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January 20, 2013

Slate: Is the neurodiversity movement misrepresenting autism?

(Continued)

Now that Jonah is almost 14, I've come to accept that what he writes and says (he learned to speak in a rudimentary fashion when he was 5) pretty accurately reflects what he's thinking: "No school," "BIG orange juice," "Mommy and Daddy leave and Jonah stays at Costco" (so he can ransack the bakery department). Not that we will ever stop pushing him, working to expand his limited communication and social skills, while trying to maintain control over the frequent and unpredictable rages that necessitated a 10-month hospitalization when he was only 9 years old — rages that made him pound his own face bloody before turning his aggression outward in attacks that left us scratched and bruised. But as far as an "intact mind"? If it means a level of articulation and abstract reasoning belied by everything Jonah says and does — well, I no longer pray for my son to be someone he's not.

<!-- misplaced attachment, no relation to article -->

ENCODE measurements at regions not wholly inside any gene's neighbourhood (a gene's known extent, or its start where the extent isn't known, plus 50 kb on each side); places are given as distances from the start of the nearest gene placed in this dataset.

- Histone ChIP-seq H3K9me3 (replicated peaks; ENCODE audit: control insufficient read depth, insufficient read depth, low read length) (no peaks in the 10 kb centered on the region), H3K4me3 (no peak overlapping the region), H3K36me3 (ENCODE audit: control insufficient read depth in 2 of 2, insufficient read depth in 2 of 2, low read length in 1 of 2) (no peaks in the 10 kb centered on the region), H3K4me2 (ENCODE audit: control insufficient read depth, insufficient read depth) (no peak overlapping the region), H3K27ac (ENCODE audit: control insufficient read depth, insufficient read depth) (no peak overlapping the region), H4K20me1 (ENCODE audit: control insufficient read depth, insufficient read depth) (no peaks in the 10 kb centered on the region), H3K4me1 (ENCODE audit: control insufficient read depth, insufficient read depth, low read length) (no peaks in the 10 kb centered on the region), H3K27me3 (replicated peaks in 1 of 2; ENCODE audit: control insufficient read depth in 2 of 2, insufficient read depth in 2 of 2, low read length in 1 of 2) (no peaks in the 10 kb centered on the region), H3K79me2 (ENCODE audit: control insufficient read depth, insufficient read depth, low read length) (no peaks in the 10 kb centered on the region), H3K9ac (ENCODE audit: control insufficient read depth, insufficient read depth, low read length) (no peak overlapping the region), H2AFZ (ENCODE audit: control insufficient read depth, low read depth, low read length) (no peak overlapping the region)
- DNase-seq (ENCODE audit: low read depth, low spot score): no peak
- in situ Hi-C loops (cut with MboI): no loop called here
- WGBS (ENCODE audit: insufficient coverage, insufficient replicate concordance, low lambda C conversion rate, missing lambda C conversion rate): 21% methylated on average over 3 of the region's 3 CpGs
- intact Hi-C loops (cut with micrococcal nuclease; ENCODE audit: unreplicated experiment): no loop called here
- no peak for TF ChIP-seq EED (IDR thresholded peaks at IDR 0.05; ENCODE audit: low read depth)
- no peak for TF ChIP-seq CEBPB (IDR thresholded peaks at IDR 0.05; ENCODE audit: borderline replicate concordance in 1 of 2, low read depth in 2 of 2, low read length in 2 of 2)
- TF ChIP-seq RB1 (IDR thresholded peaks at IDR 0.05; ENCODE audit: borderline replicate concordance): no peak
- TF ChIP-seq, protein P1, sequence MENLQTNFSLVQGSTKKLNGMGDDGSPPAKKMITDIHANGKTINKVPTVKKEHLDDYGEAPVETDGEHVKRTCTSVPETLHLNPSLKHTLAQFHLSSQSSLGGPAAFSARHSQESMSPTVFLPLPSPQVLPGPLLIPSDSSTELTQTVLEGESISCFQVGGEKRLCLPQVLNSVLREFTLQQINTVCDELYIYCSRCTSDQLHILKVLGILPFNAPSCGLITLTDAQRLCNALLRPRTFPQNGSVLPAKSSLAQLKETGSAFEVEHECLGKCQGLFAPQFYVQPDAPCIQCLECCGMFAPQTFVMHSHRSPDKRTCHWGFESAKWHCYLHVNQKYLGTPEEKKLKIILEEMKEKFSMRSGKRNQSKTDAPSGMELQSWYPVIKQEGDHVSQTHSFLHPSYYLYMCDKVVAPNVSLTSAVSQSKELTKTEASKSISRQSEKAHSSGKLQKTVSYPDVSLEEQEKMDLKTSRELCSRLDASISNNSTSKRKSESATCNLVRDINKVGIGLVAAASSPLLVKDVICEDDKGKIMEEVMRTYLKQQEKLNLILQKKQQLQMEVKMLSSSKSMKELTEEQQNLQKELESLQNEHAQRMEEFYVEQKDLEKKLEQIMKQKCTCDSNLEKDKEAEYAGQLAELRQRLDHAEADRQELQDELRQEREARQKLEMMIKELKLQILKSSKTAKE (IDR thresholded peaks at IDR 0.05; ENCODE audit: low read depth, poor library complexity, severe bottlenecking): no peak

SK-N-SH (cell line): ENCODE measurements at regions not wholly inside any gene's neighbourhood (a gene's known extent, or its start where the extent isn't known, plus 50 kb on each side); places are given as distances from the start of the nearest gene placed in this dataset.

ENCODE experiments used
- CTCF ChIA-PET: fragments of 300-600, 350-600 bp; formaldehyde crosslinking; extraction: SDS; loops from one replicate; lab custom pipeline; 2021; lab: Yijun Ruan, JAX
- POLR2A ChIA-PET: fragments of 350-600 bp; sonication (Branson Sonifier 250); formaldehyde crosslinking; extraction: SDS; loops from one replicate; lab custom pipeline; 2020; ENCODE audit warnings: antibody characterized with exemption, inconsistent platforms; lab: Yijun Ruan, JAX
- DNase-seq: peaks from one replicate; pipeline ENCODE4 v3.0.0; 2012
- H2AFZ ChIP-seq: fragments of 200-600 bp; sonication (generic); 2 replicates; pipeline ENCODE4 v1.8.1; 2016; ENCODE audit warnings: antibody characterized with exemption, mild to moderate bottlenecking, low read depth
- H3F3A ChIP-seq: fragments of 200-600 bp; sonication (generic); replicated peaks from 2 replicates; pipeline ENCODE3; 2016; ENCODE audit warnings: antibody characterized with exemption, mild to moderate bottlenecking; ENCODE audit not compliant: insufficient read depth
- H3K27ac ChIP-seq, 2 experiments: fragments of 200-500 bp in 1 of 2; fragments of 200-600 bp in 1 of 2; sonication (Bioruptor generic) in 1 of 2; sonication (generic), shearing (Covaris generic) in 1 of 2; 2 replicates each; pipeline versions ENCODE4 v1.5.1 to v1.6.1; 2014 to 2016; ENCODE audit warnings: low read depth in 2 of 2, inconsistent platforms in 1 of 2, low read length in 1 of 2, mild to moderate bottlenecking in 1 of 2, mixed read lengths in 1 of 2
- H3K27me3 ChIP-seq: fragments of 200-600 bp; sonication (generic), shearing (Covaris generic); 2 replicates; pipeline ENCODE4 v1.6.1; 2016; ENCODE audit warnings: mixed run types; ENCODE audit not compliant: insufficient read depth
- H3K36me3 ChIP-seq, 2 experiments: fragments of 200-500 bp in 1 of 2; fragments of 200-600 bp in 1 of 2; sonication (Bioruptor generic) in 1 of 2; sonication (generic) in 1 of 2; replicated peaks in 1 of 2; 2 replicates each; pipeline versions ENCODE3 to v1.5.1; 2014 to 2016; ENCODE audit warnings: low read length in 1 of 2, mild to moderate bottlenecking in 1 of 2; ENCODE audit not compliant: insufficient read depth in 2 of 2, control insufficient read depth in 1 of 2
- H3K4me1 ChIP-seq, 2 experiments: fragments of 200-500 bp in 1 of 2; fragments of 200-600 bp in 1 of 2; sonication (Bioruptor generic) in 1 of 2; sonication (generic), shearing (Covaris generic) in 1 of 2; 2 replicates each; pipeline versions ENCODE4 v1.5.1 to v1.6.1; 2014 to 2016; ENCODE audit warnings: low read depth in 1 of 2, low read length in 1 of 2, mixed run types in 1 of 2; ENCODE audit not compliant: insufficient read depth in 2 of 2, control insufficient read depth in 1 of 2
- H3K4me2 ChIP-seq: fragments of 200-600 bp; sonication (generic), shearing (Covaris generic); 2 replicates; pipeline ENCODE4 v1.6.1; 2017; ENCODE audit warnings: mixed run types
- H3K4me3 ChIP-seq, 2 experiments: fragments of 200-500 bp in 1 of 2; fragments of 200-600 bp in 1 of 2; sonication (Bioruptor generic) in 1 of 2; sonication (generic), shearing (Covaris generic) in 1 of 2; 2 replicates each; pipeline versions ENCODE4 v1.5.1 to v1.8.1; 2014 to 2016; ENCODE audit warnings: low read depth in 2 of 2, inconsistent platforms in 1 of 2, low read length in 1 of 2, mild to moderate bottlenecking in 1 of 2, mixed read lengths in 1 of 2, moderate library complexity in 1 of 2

But the bigger question is: Should I have stopped praying years ago? Should parents with young autistic children expect a breakthrough like those in the high-profile cases? Evidence suggests many of these people are either not as high-functioning — or in some cases not as low-functioning — as has been described.

Shortly after Amanda Baggs was interviewed by Sanjay Gupta on CNN and drew nationwide acclaim, several former friends and classmates took to the Web in bewilderment. Their testimony was consistent. They knew Baggs, either from a summer program for gifted teens or from Simon's Rock College, where she was a student in the mid-1990s. During those years, she spoke, attended classes, dated and otherwise acted in a completely typical fashion. How to reconcile the accomplished student she used to be with the woman they saw on TV in a wheelchair, rocking, smacking herself in the head, flapping her hands and making unintelligible noises?

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